knew you. You didn’t mind paying a little more for that personal connection.
Do you remember your local grocery store—the one closest to home when you were a kid? The owner knew you and your family members by name. He knew what you bought and, if you hadn’t paid him a visit in a while, he would ask your mother if you were okay. He knew what you liked and, if he didn’t have what you wanted, he would order it especially for you. In short, you had a relationship. His prices may have been a fraction higher than the larger supermarket, but no one there
The bottom-line value of this kind of connection has not gone unnoticed among larger grocery chains. Over the last few years, they have been investing big bucks in innovative technologies to help them get to know their customers as well, if not better, than their mom-and-pop rivals. They issue coupons for the products customers are most likely to buy, based on their previous purchases, invite them to promotional events and more. The supermarket is going head-to-head with the neighborhood grocery store in the battle for customer intimacy.
The battleground extends well beyond grocers. Small to mid-size businesses worldwide face the same challenge. The key asset that differentiated them from large competitors was knowledge of their customers, attained through their customer service operations. But that advantage—a hallmark of the small to medium contact centers that support local and regional businesses—is eroding.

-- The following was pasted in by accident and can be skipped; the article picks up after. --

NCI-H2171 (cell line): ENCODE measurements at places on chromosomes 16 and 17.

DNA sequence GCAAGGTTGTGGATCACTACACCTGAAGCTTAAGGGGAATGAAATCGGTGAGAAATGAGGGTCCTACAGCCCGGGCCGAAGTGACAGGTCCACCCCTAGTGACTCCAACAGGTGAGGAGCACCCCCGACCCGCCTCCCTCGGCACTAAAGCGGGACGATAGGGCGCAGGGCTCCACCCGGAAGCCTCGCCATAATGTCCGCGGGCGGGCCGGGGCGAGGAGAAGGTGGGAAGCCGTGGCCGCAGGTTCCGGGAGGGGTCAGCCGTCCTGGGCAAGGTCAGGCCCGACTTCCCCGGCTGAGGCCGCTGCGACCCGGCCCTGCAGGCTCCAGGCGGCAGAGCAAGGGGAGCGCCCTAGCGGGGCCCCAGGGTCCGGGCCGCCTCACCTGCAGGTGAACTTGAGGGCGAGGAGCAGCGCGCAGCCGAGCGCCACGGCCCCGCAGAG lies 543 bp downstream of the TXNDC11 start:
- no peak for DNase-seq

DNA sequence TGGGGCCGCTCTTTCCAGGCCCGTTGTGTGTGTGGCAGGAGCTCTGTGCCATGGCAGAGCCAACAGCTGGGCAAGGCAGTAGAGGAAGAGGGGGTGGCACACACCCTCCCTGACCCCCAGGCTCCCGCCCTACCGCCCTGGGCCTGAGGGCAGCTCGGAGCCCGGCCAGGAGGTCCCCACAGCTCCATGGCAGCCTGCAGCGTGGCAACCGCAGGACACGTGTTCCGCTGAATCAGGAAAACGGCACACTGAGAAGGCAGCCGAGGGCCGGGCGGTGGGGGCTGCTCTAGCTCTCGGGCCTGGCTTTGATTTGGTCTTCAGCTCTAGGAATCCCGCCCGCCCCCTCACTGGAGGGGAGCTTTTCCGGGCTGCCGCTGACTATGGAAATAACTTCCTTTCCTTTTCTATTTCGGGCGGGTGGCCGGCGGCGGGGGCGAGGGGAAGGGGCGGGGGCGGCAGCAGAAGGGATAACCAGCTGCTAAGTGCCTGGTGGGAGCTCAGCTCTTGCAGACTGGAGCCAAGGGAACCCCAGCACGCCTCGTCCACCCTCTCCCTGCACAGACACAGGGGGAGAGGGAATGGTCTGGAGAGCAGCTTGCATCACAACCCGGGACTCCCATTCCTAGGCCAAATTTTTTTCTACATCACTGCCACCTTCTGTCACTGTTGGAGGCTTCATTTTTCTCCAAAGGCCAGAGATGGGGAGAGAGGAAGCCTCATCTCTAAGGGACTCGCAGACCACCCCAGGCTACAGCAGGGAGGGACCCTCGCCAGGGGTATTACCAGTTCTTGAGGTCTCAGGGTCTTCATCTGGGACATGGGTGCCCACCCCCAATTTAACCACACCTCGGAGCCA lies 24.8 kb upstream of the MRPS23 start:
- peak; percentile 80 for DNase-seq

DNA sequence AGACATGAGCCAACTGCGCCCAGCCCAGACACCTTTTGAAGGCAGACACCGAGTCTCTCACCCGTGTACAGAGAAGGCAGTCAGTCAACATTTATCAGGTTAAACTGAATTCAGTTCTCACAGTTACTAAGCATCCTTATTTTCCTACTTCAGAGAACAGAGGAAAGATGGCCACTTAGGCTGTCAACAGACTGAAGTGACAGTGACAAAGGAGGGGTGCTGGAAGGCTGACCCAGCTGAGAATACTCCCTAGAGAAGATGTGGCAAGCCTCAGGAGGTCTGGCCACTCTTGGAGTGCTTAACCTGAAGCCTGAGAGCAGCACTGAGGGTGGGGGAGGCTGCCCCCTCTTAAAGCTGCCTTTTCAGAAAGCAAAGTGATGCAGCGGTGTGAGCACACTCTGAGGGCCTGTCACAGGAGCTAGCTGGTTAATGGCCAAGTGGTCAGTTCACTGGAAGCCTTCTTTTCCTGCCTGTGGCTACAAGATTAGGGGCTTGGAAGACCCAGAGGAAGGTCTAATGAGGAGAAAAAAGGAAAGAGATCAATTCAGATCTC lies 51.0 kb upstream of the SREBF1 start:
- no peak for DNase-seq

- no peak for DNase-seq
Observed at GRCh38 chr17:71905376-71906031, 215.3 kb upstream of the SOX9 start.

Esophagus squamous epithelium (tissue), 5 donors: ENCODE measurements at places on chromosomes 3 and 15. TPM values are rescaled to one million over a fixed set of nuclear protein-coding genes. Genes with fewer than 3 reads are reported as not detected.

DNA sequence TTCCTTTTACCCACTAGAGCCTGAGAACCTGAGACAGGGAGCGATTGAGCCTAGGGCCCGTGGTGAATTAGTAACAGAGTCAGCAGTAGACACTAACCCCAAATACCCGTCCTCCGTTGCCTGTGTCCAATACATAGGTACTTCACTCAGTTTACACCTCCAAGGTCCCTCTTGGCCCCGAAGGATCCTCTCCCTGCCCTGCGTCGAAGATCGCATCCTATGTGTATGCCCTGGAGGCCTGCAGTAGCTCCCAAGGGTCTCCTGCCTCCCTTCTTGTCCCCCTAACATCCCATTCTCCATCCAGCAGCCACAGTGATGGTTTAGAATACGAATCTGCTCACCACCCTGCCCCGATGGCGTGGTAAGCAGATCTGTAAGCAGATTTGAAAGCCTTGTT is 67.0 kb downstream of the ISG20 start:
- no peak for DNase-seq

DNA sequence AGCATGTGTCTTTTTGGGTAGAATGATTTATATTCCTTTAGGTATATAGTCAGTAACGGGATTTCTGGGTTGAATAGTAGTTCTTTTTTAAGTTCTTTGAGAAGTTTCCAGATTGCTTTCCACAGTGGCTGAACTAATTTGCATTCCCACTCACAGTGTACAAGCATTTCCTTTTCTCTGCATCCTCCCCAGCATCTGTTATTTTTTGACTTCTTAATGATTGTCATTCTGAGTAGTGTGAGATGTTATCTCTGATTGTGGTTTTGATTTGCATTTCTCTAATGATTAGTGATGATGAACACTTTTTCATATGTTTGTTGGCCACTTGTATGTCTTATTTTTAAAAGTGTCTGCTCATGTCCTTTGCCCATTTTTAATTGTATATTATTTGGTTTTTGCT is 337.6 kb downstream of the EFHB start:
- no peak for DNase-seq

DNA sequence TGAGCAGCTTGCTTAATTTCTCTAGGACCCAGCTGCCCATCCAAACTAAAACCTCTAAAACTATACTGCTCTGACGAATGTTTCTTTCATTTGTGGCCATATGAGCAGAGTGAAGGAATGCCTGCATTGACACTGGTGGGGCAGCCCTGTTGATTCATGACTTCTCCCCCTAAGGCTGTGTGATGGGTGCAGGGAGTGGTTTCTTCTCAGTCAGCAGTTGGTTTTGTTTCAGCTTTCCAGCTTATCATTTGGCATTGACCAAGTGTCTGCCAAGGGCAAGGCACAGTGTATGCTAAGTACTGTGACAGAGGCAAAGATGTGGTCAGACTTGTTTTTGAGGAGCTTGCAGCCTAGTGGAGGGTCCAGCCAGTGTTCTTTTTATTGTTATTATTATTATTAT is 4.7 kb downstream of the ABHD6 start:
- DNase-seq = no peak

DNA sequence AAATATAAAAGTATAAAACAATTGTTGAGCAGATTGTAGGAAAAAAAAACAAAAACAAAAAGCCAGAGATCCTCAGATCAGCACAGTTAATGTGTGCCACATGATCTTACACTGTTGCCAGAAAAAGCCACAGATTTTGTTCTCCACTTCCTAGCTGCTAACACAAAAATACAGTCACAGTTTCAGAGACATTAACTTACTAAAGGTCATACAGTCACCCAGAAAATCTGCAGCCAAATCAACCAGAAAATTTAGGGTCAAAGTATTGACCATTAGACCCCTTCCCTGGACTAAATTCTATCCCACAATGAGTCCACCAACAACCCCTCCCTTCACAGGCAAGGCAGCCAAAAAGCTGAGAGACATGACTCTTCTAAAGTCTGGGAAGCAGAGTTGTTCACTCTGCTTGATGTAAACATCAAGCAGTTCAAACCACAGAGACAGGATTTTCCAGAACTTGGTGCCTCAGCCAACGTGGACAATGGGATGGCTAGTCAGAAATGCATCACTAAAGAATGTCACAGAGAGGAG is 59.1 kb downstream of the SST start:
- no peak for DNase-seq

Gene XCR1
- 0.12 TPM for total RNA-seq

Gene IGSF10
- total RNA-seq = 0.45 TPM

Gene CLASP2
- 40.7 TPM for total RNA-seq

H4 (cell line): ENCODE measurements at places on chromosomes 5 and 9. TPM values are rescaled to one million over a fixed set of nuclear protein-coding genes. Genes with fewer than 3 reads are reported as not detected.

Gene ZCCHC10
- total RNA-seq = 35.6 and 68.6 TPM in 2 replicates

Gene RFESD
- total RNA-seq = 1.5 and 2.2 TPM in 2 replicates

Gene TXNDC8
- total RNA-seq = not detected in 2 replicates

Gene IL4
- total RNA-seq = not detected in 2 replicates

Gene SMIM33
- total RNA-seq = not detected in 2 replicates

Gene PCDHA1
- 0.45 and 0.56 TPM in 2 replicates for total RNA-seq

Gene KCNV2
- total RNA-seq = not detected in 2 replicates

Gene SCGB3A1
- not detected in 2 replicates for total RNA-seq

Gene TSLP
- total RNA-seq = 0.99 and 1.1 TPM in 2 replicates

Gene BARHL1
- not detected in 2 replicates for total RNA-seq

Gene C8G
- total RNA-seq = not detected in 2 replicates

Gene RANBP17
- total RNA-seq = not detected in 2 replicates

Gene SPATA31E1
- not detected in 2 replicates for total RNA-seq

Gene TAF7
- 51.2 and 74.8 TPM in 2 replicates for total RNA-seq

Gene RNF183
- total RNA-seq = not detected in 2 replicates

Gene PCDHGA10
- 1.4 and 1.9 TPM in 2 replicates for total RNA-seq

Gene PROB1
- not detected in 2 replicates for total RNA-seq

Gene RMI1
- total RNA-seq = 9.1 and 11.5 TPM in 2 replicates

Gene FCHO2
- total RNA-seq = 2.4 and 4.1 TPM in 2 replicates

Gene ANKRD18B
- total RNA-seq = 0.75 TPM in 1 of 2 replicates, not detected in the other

As I mentioned in my previous post, the simple call recording that’s done in the small to medium contact center (SMCC) today is regarded as standard but increasingly insufficient for competitive purposes. With the risk of losing the battle for customer intimacy, more robust applications for SMCCs have become a must. According to the Datamonitor report, “Small and Suite: The Mid-Size Contact Center” (April 23, 2009), “Because large enterprises also seek ways to personalize customer self-service, customer intimacy is a battle that mid-size contact centers cannot afford to lose.”
It’s somewhat ironic that today SMCCs need to invest in business applications to protect the intimacy advantage that once came so naturally. But as IBM correctly states, “To survive, mid-size companies must be agile enough to respond to the pressures to compete on levels not required in the past.” This may mean that SMCCs must explore the kinds of technologies—and price points—once reserved for bigger players. It’s an opportunity for SMCCs and their call recording solution vendors to provide advanced customer service applications that best fit SMCC needs and budgets. It will be interesting to see how they rise to the challenge.